We aligned the genome sequences using progressiveMauve aligner v2.4.0 [65] with default settings. For phylotype IV sequences, we increased the gap penalty (gap open score − 600) to avoid opening unnecessarily large gaps, however we allowed small gaps (3–10 bp). For all analyses, we used only Locally Collinear Blocks (LCBs, ≥5000 bp in length) sequences to assure we worked with homologous sites that show maximal collinearity in order to avoid problems of internal genome rearrangements and gene gain and loss. We used stripSubsetLCBs script distributed with Mauve to extract LCBs longer than 1000 bp that were shared by RSSC genomes. This script generates an xmfa file that should be converted to a fasta file to facilitate the ensuing analyses. For this purpose, we used a Perl script (xmfa2fasta).

Statistical analyses

We applied summary statistics to detect BS. The summary statistics were used to measure an excess of polymorphisms linked to the genomic regions under this type of selection. We adopted three different summary statistics: Watterson’s estimate of theta (θw), Tajima’s D, and Fu & Li’s D* [66, 67]. Tajima’s D test takes into account the average pairwise nucleotide diversity between sequences and the number of segregating sites expected under neutrality for a population at mutation-drift equilibrium [68]. Tajima’s D is useful to detect departures from neutrality when considering an excess of rare alleles indicating positive selection/selective sweep, or the opposite, excess of common alleles that leads to assume BS has operated in the population. In our case, Tajima’s D helps to find polymorphisms at intermediate frequency. Watterson’s theta measures the population mutation rate, which is understood as the product of the effective population size, and the neutral mutation rate from the observed nucleotide diversity of a population [27]. In this case, θw is an indicator of high level of polymorphisms. Fu & Li’s D* statistics considers the number of derived singleton mutations and the total number of derived nucleotide variants without an outgroup [69]. We used a combination of these three test statistics to detect excess of common polymorphisms along the allele frequency spectrum relative to expectations under neutral equilibrium. The use of three indicators may seem overly conservative, but it helps to reduce false positives and to detect genes or genome regions that are robust candidates for operating under BS. Neutrality tests were calculated with VariScan 2.0.3 [70] using total number of segregating sites and excluding sites containing gaps or ambiguous nucleotides.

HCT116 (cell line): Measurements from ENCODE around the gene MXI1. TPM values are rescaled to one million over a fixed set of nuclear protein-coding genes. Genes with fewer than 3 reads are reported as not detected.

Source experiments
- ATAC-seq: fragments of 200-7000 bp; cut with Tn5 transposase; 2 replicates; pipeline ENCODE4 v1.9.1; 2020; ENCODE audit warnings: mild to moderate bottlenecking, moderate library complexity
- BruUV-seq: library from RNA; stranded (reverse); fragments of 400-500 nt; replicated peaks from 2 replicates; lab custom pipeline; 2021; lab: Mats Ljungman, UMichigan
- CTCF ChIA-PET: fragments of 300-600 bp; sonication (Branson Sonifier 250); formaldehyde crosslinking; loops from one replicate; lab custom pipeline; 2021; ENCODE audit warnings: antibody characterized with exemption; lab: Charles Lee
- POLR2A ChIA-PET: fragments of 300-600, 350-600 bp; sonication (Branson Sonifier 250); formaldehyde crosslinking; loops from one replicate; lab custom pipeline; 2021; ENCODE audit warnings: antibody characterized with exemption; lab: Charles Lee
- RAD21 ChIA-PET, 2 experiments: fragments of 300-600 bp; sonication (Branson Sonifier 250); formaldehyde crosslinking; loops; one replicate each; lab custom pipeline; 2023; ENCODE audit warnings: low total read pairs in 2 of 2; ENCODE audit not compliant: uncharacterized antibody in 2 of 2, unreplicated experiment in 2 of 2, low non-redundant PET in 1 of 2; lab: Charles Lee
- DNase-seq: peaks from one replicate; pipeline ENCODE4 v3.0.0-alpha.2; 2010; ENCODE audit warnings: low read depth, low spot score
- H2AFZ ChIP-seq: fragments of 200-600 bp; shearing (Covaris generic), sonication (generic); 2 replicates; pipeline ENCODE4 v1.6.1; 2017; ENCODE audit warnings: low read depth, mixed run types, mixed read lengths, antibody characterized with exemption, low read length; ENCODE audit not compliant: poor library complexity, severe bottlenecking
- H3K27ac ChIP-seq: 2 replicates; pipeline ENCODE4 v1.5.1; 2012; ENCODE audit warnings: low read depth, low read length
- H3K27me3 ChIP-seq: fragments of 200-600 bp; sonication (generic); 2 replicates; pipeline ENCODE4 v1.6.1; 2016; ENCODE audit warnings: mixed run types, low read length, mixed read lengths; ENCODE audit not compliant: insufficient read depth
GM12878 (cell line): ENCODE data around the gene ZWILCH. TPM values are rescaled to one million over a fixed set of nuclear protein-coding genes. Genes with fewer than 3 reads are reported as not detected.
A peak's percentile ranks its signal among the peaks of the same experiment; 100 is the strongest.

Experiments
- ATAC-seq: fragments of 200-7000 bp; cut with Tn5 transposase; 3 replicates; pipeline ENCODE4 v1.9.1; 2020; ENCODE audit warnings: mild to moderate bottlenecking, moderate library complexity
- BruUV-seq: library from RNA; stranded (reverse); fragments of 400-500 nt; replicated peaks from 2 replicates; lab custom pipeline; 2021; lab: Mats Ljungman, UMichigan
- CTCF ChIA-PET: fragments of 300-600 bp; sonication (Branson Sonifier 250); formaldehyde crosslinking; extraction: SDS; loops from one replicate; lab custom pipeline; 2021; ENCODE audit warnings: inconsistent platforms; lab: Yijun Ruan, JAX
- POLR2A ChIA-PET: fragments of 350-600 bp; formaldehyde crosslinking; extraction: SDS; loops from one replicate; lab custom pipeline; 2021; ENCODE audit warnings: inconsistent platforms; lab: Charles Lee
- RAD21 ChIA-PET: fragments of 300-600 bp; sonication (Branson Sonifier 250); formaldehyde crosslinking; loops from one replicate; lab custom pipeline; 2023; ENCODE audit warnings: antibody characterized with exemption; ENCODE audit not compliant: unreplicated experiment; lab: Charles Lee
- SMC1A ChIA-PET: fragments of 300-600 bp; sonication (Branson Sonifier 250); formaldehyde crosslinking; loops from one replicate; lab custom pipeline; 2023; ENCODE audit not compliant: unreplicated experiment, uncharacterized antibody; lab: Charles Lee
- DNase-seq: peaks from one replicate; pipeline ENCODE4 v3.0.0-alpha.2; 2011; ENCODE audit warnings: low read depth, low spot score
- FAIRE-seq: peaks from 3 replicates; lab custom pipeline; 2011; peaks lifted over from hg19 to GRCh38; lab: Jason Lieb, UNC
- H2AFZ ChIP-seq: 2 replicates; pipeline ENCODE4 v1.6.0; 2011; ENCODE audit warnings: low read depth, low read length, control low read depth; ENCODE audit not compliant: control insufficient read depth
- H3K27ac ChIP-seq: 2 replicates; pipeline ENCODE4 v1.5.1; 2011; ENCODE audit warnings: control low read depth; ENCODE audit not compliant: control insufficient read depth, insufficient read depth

We performed a genome-wide scan to find genes or genome regions under BS using a sliding window approach. Thomas and colleagues [11] tested windows of two sizes, 100 bp and 200 bp for S. aureus genome analysis coming to the conclusion that 200 bp windows is the optimal and 100 bp windows is the second best alternative for a genome scan. The type strain of S. aureus subsp. aureus DSM 20231T has a genome of 2,9 Mb [71] which is slightly smaller than the RSSC chromosome (3.7 Mb for reference strain GMI1000, [23]). Moreover, the average length of protein-coding genes is similar for both bacterial species (946 bp for chromosome, 1077 bp for megaplasmid for RSSC and about 1009 bp for S. aureus; [23, 71]). Therefore, a 200 bp window seems to be an adequate window size for RSSC. All three statistics were calculated for consecutive, non-overlapping 200 bp windows, and only those windows with the highest 5% values coinciding in the three statistics were chosen as possible candidates for further analyses. Windows without single nucleotide polymorphisms (SNPs) among aligned genomes were excluded from analysis because the statistics are calculated based on polymorphisms.